The above facts are overwhelming and show clearly that the SEC is engaging in denialism as an inappropriate legal tactic in an attempt to mislead the Court.
Let me leave you with one final thought:
Excerpt from Page 14, line 10-12 of Plaintiff Securities and Exchange Commission’s Supplemental Memorandum in Opposition to Michael W. Perry’s Motion for Partial Summary Judgment Concerning Plaintiff’s Risk-Weighting Claim, August 22, 2012:
“But whether that purported waiver is actually granted by the OTS is irrelevant in assessing the validity of the Commission’s subprime double-risk weighting claim.”
I think that says it all. Let’s summarize what the SEC alleges in its filings to the Court: Mr. Dochow, the Western Regional Director of the OTS, didn’t approve the subprime double-risk weighting waiver. But if he did, he didn’t have the authority to do so under the June 20, 2000 OTS Order. But if he did and he had the authority to do so, it doesn’t really matter….because it “is irrelevant in assessing the validity” of our claim.
If that isn’t denialism, I don’t know what is.
The SEC wants to create the false impression that there is a controversy (beyond the disclosure omission allegation) when there is not one, in the hopes that it will sway the Court away from the facts, the truth and the law.
Excerpts from IndyMac CFO’s April 5, 2012 Sworn SEC Testimony that supports my statements above:
SEC’s Chung: “Well, do you recall being on a telephone call with Mr. Perry and Darrel Dochow to discuss obtaining relief from the subprime double-risk weighting requirement?”
IndyMac CFO: “I remember being on a call in late February where Mr. Dochow indicated that they were giving us relief.”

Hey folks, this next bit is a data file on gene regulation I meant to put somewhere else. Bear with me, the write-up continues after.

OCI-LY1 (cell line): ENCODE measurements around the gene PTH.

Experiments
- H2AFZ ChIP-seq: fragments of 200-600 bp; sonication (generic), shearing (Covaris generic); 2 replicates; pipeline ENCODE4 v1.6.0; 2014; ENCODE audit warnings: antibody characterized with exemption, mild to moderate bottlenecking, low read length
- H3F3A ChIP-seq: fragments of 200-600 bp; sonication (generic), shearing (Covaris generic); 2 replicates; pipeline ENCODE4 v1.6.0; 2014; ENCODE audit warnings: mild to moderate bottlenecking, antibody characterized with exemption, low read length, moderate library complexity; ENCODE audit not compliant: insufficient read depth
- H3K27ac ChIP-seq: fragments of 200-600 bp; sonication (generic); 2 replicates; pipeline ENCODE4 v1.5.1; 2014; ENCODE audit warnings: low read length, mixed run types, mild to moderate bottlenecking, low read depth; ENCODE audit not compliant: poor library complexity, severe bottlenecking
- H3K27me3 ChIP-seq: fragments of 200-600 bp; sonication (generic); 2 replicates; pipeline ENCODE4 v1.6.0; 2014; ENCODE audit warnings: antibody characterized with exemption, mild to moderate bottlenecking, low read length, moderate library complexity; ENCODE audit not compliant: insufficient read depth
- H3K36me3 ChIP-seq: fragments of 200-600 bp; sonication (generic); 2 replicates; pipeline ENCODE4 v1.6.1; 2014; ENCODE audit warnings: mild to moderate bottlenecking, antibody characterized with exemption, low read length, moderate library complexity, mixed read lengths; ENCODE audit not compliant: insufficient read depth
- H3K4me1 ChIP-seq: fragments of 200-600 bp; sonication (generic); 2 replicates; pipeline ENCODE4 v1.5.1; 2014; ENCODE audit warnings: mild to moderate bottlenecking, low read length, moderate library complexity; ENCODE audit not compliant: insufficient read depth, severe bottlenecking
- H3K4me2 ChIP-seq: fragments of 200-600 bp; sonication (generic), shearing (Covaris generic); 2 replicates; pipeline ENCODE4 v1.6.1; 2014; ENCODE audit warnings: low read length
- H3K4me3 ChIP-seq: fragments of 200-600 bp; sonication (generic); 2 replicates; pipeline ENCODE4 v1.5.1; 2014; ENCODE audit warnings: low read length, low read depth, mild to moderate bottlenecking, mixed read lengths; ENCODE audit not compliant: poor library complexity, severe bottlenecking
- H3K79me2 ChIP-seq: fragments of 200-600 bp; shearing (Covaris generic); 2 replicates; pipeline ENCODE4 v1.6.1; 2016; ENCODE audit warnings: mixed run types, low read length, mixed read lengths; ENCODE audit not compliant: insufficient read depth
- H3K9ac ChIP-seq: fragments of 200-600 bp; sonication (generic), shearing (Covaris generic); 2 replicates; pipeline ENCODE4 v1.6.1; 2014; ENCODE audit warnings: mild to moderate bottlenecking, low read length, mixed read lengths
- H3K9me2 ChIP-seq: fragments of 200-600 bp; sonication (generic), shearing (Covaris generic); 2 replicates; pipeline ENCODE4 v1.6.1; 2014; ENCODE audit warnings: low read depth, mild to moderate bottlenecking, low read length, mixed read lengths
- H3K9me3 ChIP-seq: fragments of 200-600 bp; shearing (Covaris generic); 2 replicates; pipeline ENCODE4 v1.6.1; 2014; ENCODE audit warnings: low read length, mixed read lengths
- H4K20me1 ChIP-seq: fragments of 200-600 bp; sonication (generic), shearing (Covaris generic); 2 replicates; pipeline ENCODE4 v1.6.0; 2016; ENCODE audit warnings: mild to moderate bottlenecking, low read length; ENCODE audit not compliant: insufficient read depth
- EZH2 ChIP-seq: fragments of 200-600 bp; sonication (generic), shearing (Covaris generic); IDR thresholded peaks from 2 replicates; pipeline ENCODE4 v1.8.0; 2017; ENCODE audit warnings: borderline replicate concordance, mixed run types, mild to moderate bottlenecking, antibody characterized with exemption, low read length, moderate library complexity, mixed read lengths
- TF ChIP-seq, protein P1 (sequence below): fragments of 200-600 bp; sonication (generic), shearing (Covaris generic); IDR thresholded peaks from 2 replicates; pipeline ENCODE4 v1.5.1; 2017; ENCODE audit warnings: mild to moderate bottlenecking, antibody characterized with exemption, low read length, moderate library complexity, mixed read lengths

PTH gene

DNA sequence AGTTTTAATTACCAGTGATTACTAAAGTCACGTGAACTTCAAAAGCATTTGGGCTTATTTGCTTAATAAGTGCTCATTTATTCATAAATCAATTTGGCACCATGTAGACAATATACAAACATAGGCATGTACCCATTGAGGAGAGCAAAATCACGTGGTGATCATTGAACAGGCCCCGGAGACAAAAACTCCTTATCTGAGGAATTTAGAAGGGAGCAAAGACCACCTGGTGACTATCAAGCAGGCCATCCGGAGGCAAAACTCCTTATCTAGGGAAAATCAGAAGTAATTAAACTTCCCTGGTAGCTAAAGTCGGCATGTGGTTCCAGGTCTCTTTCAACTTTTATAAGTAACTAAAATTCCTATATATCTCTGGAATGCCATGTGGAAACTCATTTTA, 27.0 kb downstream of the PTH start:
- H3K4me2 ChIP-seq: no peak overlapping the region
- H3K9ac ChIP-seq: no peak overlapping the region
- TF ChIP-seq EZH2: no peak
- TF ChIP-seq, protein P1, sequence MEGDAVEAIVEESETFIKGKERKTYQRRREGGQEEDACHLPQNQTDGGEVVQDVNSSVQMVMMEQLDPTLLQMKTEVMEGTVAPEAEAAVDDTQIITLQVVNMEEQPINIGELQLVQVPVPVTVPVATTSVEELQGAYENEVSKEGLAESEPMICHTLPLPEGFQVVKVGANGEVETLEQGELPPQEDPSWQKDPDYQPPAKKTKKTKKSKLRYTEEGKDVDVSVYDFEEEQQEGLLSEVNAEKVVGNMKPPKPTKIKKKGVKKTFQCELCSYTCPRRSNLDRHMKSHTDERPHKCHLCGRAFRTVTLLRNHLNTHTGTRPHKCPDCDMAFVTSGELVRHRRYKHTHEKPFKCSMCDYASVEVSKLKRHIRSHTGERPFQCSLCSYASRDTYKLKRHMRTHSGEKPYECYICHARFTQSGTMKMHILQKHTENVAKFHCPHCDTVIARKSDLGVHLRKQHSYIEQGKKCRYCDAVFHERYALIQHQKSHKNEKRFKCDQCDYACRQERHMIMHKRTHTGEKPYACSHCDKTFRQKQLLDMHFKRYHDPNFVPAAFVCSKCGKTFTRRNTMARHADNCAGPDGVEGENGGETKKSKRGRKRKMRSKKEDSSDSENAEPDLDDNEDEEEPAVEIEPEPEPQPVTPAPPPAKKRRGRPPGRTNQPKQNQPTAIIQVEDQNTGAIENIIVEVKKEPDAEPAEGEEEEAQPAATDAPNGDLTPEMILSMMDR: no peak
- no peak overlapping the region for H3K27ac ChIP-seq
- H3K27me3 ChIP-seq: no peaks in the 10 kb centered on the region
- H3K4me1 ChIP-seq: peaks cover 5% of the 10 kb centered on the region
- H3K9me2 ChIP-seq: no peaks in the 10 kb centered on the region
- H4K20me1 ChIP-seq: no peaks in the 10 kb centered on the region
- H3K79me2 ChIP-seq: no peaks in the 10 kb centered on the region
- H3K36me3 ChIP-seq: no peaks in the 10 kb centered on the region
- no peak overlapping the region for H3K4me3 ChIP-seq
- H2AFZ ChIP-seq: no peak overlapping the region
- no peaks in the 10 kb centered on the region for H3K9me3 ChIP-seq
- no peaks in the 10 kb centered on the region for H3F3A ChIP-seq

SEC’s Chung: “Okay. Well, tell me everything you remember about that phone call.”
IndyMac CFO: “I remember it occurred in Mike’s office. I don’t recall who else was there other than myself and Mike. I remember discussing the purpose of the call…some of this is based on my recollections of documents that I’ve seen in testimony. We were talking about a number of different points. I don’t remember the specifics of the conversation. I do remember…them saying they would be able to do the double-risk weighting of subprime. Obviously that was good news.”
SEC’s Chung: “Well, was there a discussion as to what would trigger prompt corrective action after obtaining this relief from the OTS?”
IndyMac CFO: “My understanding would have been based on the capital calculation that we were following after he gave us, to use your term, the waiver, would have just been the standard 10 percent test for total risk-based capital.”
SEC’s Chung: “Was that made explicit by Mr. Dochow during the phone call?”
IndyMac CFO: “When the west region director tells you that you are not going to be subject to the double-risk weighting requirement, I think it’s obvious that he’s referring to capital calculation, not being….not done on the subprime risk weighted method and that you would follow the other rules. So, if you were below 10 percent on a, I’ll call it a waiver basis, then that would be the way you would assess it. If you were below 10 percent, you would be adequately capitalized. I’m inferring that. I mean he was the west region director, if I remember correctly, and those conditions of approval, compliance with that condition of approval is vested in the west region director. He would be the person we would be looking to determine that we’re following the subprime guidelines correctly.”